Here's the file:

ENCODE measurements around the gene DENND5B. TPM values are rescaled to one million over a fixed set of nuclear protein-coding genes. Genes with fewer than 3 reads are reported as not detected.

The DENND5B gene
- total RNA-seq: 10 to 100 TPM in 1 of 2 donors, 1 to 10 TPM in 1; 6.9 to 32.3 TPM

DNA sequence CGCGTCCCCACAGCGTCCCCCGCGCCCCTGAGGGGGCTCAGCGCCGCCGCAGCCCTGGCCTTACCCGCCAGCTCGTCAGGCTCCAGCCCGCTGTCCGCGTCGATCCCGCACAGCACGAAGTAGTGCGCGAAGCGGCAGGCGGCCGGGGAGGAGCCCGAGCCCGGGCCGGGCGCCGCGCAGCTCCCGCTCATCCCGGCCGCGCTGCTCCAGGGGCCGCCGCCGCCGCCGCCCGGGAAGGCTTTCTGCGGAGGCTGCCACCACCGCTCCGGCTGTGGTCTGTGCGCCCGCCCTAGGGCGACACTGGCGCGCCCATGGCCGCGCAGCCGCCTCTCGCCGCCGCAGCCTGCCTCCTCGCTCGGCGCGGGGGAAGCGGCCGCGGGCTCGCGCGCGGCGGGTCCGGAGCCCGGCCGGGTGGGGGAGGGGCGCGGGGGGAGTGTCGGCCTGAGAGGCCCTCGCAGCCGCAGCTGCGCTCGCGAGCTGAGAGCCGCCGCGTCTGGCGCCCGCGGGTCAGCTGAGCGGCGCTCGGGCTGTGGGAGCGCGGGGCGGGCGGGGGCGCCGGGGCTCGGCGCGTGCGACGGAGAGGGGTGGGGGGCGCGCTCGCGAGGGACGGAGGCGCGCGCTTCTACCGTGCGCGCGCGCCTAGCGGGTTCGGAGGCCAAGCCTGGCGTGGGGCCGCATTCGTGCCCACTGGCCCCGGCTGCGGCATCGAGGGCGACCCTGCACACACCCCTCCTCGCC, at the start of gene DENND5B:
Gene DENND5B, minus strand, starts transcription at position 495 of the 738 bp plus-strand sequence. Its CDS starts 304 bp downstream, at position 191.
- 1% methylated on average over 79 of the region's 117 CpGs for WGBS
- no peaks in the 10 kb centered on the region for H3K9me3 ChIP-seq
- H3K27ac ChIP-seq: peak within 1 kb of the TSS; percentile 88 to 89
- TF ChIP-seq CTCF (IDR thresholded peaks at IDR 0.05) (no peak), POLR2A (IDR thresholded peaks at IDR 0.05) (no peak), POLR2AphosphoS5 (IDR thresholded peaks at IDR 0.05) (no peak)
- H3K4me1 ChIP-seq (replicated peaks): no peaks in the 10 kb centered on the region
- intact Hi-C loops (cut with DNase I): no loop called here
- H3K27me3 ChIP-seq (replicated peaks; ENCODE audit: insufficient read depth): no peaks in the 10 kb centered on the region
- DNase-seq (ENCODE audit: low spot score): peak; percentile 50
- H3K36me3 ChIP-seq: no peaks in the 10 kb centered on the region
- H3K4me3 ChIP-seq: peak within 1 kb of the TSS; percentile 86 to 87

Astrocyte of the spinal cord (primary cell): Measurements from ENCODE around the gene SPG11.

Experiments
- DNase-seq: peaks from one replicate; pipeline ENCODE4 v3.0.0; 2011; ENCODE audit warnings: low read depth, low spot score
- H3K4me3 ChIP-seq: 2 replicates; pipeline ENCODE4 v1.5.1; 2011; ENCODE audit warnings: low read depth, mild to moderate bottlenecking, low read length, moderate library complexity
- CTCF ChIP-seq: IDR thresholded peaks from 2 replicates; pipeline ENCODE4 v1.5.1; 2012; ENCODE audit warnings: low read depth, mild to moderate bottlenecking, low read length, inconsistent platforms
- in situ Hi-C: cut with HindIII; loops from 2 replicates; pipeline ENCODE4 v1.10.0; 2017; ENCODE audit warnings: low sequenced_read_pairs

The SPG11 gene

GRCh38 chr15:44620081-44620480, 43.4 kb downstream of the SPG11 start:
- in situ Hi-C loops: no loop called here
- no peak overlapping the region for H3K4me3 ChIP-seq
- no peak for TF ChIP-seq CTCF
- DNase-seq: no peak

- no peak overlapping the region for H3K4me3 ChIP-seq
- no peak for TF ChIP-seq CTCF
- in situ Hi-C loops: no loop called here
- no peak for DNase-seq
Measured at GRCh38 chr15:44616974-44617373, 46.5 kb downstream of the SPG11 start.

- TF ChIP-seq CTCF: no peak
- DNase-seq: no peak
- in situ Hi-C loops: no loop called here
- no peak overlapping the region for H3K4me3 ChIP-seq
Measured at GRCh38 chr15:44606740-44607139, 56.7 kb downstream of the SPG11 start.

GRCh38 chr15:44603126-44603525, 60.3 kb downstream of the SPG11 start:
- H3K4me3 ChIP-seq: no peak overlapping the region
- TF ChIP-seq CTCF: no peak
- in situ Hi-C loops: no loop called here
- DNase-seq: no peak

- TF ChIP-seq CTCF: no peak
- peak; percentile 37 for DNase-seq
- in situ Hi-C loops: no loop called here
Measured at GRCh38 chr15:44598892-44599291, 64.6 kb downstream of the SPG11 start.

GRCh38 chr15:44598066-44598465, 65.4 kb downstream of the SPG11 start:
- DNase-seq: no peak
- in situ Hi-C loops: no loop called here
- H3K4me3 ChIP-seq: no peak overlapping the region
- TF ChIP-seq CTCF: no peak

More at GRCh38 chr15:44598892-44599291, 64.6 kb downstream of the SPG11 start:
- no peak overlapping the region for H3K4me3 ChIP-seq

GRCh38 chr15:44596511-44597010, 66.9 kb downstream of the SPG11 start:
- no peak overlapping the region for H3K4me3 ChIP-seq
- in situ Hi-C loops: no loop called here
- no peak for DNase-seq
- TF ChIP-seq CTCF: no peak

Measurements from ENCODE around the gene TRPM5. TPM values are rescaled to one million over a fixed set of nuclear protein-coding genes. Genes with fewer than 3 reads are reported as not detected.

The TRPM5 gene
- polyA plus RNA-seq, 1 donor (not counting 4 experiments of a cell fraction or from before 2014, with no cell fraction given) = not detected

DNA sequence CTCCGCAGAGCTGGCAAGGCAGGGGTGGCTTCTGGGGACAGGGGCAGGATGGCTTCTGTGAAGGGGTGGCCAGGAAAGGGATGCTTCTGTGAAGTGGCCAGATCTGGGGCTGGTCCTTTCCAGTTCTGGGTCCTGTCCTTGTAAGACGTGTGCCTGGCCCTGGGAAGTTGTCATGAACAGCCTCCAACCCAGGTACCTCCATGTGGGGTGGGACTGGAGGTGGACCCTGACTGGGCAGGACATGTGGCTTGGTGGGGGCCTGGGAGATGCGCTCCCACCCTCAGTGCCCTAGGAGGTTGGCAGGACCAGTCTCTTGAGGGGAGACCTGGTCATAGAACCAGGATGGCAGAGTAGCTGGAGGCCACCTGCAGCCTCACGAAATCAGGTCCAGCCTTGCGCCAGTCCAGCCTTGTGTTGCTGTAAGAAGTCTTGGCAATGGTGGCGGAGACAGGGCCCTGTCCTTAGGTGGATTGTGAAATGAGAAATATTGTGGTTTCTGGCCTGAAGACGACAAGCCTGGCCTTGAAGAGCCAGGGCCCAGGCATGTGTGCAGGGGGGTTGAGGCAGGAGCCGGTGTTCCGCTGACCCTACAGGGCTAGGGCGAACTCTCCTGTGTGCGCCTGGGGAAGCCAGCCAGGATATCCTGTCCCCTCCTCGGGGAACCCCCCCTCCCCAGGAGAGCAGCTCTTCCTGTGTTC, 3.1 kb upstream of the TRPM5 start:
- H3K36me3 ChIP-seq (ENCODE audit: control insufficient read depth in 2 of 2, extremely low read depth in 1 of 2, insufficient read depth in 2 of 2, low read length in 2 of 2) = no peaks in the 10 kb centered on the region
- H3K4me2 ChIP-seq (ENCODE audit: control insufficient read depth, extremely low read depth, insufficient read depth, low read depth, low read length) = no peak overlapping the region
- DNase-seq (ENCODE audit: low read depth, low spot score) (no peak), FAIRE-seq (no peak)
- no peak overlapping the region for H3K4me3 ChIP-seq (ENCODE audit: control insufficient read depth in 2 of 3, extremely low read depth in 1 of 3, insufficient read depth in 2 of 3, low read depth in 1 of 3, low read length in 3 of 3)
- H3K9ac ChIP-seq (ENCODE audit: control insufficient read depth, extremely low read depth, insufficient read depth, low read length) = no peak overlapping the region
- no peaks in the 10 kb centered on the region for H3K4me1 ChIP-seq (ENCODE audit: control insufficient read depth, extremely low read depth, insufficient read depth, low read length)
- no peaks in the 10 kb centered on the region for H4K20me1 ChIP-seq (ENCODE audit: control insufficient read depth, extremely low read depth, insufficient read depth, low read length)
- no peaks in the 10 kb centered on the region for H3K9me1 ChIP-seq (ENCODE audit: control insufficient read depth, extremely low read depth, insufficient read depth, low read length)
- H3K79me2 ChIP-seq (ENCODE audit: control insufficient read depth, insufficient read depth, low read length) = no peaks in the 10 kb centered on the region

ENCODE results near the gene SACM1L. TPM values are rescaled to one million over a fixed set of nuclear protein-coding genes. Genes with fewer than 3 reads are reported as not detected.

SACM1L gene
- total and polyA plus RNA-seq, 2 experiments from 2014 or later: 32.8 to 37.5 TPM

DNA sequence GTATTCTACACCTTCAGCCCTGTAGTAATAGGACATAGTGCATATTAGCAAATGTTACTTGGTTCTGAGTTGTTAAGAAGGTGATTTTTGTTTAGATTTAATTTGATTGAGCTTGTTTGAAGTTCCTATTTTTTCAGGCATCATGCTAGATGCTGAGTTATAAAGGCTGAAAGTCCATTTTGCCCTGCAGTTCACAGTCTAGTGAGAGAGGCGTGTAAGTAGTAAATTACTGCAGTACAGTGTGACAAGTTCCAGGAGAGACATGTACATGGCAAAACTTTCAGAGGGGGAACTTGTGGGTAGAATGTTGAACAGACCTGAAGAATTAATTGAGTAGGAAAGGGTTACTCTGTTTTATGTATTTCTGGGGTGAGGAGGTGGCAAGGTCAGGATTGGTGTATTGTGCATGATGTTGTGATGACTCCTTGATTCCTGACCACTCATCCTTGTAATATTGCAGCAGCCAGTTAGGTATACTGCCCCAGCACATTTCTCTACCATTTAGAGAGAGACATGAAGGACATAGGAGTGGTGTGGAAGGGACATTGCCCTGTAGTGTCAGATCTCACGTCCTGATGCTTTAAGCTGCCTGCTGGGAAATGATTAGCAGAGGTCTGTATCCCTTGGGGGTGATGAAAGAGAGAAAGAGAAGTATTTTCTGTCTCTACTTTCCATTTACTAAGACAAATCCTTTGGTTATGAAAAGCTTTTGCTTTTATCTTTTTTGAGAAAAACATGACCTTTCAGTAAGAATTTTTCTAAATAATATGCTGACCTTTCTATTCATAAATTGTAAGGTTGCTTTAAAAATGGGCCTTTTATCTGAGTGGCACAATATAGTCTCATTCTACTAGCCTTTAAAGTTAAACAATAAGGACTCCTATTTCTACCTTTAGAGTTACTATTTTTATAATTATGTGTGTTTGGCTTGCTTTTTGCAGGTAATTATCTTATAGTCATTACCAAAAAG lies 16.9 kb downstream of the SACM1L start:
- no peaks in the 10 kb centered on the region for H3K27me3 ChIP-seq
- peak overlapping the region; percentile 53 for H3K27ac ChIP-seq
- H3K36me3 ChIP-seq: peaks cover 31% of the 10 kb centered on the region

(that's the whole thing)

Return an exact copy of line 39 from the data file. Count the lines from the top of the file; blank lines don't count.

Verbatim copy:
- H3K4me3 ChIP-seq: no peak overlapping the region